Haemophilia A, haemophilia B and von Willebrand’s disease are chronic bleeding disorders caused, respectively, by a lack of clotting factor VIII, clotting factor IX and von Willebrand factor (VWF, a carrier protein for factor VIII). Presentation depends on severity of the condition (see classification below). Complications include haemarthrosis with later chronic arthropathy, intracranial haemorrhage, soft

tissue and muscle haematomas. Pain/tingling in a joint suggests bleeding into the joint in a known haemophiliac.


Prolonged partial thromboplastin time (PTT).

Factor VIII or factor IX concentration < 25% of normal activity.

Prolonged bleeding time (Von Willebrand’s).

Patient with factor VIII deficiency should be tested annually for factor VIII inhibitor.


Haemophilia register.

Ideally, patients should attend a specialised haemophilia centre with a

dedicated multi-disciplinary health care team.

Medic alert bracelet.

Dental care (see below for management of tooth extraction).

Avoid contact sport.

Acute bleeds into joints

Apply ice packs.

Bed rest.

Rest the affected joint/limb until pain free and no further bleeding.

No weight bearing.

Splint (no circumferential casting).


For mild to moderate pain:

• Paracetamol, oral, 1 g 4–6 hourly when required to a maximum of 4 doses

per 24 hours.

If needed:


• Tramadol, oral, 50mg, 6 hourly.

For severe pain:

• Morphine, IV, 10 mg 4 hourly.

Exercise great caution when taking blood specimens.

Taking blood from femoral veins is absolutely contra-indicated.

Avoid IM injections.

Avoid aspirin and NSAIDS.


The dose of the factor VIII and IX is individualised as it is dependent on body mass, severity of the condition, and the nature and site of the bleeding.

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Lyophilised factor VIII concentrate, slow IV infusion.

Required units = body weight (kg) X desired factor increase (%) X 0.5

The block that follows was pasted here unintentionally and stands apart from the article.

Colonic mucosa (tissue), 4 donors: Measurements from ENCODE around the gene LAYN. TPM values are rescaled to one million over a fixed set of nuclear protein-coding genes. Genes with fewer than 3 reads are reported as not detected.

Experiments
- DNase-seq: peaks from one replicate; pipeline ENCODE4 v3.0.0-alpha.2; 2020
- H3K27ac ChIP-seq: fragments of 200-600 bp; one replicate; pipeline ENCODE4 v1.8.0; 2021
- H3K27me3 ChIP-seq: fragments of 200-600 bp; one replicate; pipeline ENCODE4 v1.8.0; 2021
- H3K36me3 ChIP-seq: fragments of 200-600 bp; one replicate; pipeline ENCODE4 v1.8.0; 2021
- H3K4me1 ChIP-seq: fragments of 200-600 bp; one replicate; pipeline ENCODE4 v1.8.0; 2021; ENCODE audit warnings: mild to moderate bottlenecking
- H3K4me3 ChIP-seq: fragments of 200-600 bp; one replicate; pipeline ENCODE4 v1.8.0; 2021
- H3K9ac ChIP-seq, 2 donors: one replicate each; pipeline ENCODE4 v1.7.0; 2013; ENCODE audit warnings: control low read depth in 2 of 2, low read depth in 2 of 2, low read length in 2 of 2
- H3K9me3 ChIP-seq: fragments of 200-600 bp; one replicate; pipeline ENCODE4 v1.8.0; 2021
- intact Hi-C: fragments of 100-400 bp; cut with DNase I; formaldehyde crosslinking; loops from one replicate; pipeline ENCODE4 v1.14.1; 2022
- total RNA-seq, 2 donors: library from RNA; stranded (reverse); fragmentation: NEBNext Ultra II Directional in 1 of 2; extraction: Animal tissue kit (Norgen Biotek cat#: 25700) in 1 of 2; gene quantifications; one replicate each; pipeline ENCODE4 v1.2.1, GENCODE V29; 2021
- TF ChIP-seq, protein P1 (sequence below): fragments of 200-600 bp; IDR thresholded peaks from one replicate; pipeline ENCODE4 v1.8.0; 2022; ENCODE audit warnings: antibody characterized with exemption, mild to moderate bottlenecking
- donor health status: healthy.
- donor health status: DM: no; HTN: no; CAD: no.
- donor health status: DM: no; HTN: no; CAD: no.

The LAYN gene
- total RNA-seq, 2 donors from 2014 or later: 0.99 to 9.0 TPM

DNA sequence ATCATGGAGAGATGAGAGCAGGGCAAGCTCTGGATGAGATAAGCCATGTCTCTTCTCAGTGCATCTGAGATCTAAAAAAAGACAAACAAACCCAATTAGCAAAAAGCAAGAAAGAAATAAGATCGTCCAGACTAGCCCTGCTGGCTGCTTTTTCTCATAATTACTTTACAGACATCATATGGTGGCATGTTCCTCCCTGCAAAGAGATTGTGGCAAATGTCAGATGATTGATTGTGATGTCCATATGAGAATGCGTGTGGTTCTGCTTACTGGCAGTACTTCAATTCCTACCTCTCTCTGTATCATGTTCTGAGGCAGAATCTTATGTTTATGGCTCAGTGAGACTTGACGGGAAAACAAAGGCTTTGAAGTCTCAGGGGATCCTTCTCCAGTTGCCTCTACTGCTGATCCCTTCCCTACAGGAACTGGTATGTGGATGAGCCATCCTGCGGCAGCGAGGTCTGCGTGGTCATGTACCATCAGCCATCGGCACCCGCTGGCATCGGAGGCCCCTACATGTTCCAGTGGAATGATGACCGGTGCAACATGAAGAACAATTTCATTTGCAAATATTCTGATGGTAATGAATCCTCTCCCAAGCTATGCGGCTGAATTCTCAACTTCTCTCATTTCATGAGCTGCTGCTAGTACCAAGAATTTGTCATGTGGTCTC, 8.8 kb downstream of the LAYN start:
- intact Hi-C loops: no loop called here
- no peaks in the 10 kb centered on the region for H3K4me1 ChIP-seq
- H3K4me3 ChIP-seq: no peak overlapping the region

Dental extraction

Check that inhibitors are absent.

In haemophilia A:

• Lyophilised factor VIII concentrate, IV, 40 units/kg immediately before extraction.

In haemophilia B:

• Lyophilised factor IX concentrate, IV, 40 units/kg immediately before extraction.

• Tranexamic acid, 250 mg dissolved in 10 mL of water.

o Rinse mouth for 2 minutes 6 hourly.

Mucous membrane bleeds

• Tranexamic acid, oral, 1 g 6 hourly.

o Contraindicated in haematuria or in patients with thrombotic tendencies.

In mild von Willebrand’s disease or established responders of mild factor VIII deficiency:

• Desmopressin, IV, 0.3 mcg/kg in at least 30 mL sodium chloride 0.9% administered over 30 minutes.

Emergency treatment while awaiting transfer, if indicated

If serious bleeding with known haemophilia, and no factor VIII available:

• Fresh frozen plasma, IV, 10–20 mL/kg.


Refer for assessment and planning with a haematologist.

• Factor VIII inhibitor-bypassing activity (FEIBA) – under haematologist supervision only.


Mild bleeding

E.g. epistaxis and menorrhagia. Antifibrinolytics, e.g.:

• Tranexamic acid, oral, 1 g 6 hourly.

Recurrent menorrhagia can also be treated effectively with oral contraceptives.

More severe mucous membrane bleeding

For mild von Willebrand’s Disease, which occurs in 80% of patients:

• Desmopressin, IV, 0.3 mcg/kg in at least 30 mL sodium chloride 0.9% administered over 30 minutes.


Desmopressin is not effective in type 3 and the majority of type 2 von Willebrand’s disease. Intermediate-purity factor VIII concentrates, which contain both von Willebrand factor and factor VIII, may be used for patients with very low von Willebrand factor levels. During surgery or after major trauma, patients should receive:

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• Cryoprecipitate, IV, 1 unit/10 kg 12 hourly.


• Lyophilised factor VIII concentrate, IV, 30–50 units/kg/dose given every

12 hours.

o Continue for 48–72 hours to ensure optimal haemostasis.

o For major surgical procedures, use for 7–10 days.

Antifibrinolytic agents may be used in combination with desmospressin or von Willebrand factor containing concentrates (cryoprecipitate or factor VIII) to treat bleeding episodes.


» All cases with suspected haemophilia (prolonged PTT and normal INR) to a haemophilia treatment centre, for assessment, genetic counselling and planning of management.

» Patients with proven antibodies against factor VIII.

» For further replacement, complex situations and complications in consultation with a haematologist.

Reference and further reading

Standard Treatment Guidelines and Essential Medicines List for South Africa 2012 Edition

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